The Man Who Danced

A tale that would likely sound somewhat peculiar to our modern ears, but which demonstrates the church’s moral hold on Catholic society is to be found in the Sunday Notices from 1863.[1] An Irishman of the name of Mr James Duinn had been discovered dancing in his home – and unlike today where we would consider dancing a perfectly acceptable activity, excluding the most salacious forms, this was much more scandalous for James Duinn and the congregation. He was advised by his clergy to stop such actions, and in the Sunday Notices it was recorded

“I am happy to say Mr James Duinn like a true Irishman and a good Catholic has followed the advice of his clergy and stopped dancing in his house.”[2]

Whether James Duinn truly stopped dancing, or if he did so much more cautiously, and privately, we cannot know. Nor do we know if the dancing James was doing was alone, or with another, and perhaps this played a part in the shock of the congregation and clergy.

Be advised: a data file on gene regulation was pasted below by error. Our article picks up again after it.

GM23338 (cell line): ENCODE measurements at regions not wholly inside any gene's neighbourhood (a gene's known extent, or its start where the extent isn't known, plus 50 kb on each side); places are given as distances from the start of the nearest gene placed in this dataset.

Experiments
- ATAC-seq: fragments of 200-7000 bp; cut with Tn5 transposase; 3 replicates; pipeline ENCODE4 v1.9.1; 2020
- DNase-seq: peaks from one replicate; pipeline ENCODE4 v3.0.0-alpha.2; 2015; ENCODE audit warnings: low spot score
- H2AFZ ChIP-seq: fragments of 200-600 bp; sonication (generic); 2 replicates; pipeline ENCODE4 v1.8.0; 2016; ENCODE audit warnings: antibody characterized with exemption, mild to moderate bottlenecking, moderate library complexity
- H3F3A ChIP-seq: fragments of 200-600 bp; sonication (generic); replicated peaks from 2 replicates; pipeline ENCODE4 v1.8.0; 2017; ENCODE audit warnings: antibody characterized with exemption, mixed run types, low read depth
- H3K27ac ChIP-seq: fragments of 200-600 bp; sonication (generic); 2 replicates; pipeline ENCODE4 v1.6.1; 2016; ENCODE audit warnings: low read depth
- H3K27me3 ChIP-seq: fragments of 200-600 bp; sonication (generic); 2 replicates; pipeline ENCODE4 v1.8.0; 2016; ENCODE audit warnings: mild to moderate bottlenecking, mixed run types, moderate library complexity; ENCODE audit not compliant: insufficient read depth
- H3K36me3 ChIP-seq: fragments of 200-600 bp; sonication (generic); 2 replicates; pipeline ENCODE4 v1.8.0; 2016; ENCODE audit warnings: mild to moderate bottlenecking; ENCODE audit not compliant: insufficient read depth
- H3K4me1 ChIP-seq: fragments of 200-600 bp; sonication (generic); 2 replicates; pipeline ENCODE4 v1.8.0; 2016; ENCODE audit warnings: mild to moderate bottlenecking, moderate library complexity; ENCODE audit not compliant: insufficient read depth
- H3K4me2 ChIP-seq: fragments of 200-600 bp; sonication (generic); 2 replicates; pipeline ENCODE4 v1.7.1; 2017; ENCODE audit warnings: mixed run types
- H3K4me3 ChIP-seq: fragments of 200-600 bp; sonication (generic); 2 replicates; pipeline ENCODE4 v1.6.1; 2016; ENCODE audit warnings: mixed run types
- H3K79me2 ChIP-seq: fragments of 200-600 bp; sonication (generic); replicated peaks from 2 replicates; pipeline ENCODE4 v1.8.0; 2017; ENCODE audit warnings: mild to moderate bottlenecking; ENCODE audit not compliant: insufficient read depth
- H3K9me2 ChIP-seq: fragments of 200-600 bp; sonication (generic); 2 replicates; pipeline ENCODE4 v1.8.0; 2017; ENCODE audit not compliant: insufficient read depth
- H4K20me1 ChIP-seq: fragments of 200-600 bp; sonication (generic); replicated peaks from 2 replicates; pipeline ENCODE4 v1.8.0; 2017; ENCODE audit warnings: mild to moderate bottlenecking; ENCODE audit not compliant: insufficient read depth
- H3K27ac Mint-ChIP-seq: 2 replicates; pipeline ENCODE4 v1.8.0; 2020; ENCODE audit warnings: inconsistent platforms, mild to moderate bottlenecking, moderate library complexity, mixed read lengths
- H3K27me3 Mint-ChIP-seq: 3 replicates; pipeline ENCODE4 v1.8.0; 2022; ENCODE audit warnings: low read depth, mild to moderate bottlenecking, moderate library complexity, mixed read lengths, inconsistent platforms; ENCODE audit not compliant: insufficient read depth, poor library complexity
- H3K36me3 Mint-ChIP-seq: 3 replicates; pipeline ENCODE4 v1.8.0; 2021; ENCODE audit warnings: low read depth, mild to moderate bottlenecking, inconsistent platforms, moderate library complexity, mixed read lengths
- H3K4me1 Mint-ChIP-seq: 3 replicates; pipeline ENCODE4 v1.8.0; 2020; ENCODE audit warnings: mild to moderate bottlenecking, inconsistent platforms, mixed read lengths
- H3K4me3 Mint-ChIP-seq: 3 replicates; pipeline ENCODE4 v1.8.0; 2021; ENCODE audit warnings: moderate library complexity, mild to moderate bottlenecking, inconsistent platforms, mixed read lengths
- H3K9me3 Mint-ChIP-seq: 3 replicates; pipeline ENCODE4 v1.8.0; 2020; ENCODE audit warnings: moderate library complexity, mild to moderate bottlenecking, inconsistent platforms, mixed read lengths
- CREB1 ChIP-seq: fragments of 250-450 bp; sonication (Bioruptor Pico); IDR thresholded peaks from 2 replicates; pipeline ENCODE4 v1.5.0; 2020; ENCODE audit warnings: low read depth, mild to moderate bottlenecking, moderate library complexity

Item reference LAC/99/C1 Source: Richard Burton Archives, Swansea University

Item reference LAC/99/C1
Source: Richard Burton Archives, Swansea University

We do however, know that many people in this period were exploring dance, and that it is reported in the Sunday Notices, as a reminder, that ‘Dance Houses’ were considered “hot beds of vice and inequity”, to be shunned as pest houses (a house full of the sick).

The account concludes with the question: “Can a man be accounted a true loyal hearted Irishman if he refuses obedience to his spiritual superiors?”

From this we can see a number of things; that Irishness and Catholicism were intrinsically linked for Irish Catholics, and the moral control the Catholic Church had over its parishioners. Breaking their moral rules could not only condemn you spiritually but cause you to be almost as bad as a traitor to your nation, something that was no doubt hard for an immigrant.


[1] LAC/99/C1. RBA, Swansea University.

[2] LAC/99/C1. RBA, Swansea University.


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